I was fortunate enough to attend the AERA Conference in Vancouver this year and now it’s over and I have had time to digest all the sessions, I can say I feel even more fortunate to work in BC, than I did previously.
I have read about No Child Left Behind. I understand that states use standardized tests to assess the effectiveness of their school system. But only now, after being in multiple sessions with American educators, do I begin to get a feeling of how pervasive testing is. In a session on benchmark assessments I asked, “Does the state exam take precedent over all aspects of teaching?” The short answer was yes.
What is clear though is that researchers understand the importance of putting students at the centre of their own learning. Susan Brookhart suggested that student self regulation might just be formative assessment. If students are engaged in assessing their own learning, then naturally they will be more self regulated. Unfortunately, because state standardized tests often focus on factual recall, teachers spend lots of time preparing students for the test and often that means formative assessment gets put one side.
Sol Joye and Glenda Moss presented a session called “Doing Social Studies Through Project-Based Learning.” I left this session affirmed in my practice. They showed that by using PBL and open-ended questions techniques that students scored higher in all levels of Bloom’s Taxonomy, including the basic recall level, the level at which most state assessments were focussed on. Their message to American teachers is that using PBL can help with test scores and motivate and engage students. Here in Canada, this is clearly more the norm.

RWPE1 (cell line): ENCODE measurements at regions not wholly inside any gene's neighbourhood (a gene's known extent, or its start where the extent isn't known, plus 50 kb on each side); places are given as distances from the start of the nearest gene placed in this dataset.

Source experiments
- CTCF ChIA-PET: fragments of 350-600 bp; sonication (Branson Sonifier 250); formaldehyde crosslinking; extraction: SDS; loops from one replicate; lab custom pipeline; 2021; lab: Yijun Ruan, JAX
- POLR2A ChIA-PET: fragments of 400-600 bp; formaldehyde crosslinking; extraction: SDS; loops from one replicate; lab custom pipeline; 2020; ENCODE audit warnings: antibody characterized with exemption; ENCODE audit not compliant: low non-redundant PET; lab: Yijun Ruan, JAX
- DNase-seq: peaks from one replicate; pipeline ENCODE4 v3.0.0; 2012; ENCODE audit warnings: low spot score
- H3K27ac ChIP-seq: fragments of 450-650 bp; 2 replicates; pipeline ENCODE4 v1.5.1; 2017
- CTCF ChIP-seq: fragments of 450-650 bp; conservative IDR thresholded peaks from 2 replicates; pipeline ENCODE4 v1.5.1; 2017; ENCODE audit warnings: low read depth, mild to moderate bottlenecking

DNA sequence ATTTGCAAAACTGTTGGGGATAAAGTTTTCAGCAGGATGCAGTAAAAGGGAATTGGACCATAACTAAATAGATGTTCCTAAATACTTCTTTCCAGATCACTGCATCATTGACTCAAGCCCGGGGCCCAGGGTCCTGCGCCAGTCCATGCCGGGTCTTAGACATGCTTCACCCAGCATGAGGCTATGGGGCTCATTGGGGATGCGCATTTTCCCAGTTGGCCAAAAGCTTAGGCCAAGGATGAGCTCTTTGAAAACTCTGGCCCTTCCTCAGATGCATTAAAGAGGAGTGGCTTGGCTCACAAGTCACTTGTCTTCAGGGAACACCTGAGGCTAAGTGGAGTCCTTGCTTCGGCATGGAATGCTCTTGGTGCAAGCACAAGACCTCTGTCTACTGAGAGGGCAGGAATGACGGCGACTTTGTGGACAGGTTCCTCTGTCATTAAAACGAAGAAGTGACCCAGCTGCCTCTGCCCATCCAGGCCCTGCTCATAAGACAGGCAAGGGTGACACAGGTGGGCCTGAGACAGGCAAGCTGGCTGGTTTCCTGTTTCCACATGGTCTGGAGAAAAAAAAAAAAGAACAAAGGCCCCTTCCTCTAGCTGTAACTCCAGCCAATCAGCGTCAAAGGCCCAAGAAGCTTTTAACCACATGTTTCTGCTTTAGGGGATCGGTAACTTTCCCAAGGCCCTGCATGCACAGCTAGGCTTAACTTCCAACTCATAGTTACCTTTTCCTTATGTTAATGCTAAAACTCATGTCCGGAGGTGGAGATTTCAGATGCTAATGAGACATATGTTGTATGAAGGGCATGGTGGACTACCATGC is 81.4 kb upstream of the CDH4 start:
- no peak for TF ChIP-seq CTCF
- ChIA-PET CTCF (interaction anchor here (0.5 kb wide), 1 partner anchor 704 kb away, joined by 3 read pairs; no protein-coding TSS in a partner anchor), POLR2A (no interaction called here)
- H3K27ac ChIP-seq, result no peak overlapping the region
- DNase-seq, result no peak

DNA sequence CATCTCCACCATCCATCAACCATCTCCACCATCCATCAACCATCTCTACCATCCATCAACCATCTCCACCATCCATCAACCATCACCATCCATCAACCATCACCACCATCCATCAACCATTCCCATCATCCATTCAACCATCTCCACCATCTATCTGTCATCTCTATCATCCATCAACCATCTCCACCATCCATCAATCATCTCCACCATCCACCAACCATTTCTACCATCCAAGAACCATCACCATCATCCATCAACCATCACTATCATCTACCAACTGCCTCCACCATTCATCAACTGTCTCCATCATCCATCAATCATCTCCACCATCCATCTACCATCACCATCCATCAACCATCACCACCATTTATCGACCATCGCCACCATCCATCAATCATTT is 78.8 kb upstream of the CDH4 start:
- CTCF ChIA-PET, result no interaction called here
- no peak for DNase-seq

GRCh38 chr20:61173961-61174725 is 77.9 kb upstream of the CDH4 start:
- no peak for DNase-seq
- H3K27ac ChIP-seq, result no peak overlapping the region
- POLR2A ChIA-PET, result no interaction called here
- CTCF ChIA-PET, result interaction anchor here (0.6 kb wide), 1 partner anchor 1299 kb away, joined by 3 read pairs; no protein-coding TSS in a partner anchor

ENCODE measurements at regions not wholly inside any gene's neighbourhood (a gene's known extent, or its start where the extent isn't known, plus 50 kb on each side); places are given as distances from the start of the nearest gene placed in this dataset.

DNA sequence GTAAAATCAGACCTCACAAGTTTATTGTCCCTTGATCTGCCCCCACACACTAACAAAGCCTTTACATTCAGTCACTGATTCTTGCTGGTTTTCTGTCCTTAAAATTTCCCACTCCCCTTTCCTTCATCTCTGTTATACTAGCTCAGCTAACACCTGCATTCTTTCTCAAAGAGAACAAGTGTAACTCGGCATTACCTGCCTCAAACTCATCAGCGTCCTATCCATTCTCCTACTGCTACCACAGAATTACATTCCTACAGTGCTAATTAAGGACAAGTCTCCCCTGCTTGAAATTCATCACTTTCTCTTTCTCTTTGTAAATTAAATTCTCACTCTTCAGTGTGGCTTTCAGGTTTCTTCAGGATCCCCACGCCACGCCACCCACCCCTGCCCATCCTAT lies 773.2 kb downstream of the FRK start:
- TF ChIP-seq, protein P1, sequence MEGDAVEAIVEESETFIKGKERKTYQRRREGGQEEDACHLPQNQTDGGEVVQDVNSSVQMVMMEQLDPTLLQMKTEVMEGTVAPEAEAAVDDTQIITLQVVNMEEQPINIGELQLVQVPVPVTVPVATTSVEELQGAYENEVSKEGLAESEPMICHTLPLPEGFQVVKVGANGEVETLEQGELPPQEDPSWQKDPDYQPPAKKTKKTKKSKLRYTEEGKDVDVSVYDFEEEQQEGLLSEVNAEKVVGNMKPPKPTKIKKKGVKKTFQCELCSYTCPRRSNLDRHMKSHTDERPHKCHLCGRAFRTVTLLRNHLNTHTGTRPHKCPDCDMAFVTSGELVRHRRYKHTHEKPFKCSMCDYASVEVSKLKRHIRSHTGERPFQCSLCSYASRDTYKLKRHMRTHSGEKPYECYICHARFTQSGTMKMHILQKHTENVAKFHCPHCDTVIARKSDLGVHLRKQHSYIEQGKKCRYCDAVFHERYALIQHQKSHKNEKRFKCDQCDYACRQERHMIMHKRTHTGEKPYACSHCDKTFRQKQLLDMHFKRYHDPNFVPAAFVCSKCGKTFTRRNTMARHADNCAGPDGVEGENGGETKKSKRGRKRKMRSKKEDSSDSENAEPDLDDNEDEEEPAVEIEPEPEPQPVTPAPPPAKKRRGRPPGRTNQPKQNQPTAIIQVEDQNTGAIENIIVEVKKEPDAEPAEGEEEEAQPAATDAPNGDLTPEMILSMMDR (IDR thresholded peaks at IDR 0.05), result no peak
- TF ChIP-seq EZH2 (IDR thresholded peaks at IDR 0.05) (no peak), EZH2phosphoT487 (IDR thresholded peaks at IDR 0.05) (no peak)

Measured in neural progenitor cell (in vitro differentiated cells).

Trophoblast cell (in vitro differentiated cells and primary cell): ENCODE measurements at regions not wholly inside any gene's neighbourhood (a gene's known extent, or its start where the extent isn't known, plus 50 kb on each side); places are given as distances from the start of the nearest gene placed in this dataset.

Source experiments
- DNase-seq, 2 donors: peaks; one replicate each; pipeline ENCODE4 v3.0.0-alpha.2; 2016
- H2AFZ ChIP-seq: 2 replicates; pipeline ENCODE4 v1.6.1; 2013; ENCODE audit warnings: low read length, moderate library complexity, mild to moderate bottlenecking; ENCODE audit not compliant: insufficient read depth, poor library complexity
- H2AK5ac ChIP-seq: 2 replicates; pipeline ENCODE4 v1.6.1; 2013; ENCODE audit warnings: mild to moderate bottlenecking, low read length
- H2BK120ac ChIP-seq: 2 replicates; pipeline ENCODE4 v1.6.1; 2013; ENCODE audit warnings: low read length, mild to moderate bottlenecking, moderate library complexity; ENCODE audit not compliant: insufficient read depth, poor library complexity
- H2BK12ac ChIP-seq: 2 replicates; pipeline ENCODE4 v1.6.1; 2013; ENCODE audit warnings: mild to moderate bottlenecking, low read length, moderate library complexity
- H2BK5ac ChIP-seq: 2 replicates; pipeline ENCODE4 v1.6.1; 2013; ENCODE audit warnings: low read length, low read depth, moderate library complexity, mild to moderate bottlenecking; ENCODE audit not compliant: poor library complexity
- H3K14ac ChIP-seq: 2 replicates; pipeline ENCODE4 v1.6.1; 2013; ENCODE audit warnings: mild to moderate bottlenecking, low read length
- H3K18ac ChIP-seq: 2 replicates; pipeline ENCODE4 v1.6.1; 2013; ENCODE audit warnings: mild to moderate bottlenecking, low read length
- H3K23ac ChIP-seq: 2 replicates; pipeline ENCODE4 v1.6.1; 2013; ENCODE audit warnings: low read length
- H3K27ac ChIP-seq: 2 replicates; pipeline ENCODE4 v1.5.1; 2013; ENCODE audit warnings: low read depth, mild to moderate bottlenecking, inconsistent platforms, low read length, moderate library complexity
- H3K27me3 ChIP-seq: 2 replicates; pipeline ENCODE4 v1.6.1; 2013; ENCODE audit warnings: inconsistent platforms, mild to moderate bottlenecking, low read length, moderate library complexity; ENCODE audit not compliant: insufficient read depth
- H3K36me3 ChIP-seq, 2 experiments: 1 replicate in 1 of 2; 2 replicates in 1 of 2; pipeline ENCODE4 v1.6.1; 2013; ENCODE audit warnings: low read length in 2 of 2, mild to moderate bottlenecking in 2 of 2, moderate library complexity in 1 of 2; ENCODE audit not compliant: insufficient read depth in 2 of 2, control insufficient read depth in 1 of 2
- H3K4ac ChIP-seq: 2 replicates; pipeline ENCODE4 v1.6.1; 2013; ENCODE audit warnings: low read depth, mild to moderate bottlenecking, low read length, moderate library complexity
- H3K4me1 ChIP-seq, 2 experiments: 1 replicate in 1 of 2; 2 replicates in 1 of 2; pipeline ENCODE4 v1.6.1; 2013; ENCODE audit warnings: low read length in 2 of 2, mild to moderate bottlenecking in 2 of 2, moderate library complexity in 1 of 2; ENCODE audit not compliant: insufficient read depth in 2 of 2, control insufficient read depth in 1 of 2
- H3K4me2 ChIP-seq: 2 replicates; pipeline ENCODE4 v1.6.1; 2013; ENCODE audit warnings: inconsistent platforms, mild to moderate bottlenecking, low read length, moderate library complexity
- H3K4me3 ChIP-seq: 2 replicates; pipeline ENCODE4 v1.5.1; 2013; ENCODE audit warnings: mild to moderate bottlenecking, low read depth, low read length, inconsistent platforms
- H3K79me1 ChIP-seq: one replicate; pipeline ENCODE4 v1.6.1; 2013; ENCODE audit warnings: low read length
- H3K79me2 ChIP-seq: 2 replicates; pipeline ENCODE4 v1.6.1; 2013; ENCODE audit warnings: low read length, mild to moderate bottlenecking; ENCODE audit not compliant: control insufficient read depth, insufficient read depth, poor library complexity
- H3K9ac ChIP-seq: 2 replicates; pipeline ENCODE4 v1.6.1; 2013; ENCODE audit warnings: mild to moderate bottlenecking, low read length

Collaboration, PLCs, and Professional Development
It seems to me that under the weight of standardized testing American educators have to turn to one another and collaborate to help achieve desired results. Whether those results are educationally sound is open to debate, but what they have done is forced teachers to have conversations about their practice. “Data” can, and is, more than numbers. One researcher encouraged us to decouple data from accountability. Data needs to be seen as evidence, student samples, useable by the classroom teacher to inform instructions. Data is a place to start a conversation about what is important in student learning and how to shift practice to have the greatest effect on the success of our students.
Further to collaboration at the classroom level, Fullan and Hargreaves expressed the importance of collaboration at all levels. District and University partnerships are important in educating new teachers. Anne Lieberman urged us to continue to see Professional Development as research supported, networked, school based and in collaboration with others rather than being complied with. Teachers learn best from other teachers. The theme of shared solutions between ministry officials and teachers’ unions was not lost on those of us from BC, who are in the midst of a labour dispute between with the BC government. Ultimately, the message I left with is the creation of a collaborative culture is important in maintaining a strong public education system.
Thinking Down the Road
I left AERA with a renewed feeling of optimism in BC education. The future of BC education is bright. When comparing our system with that of our US counterparts we have so much that we can reflect on positively. There are still issues that need to continue to be discussed but I left the conference surer of the direction we are heading in as teachers in BC.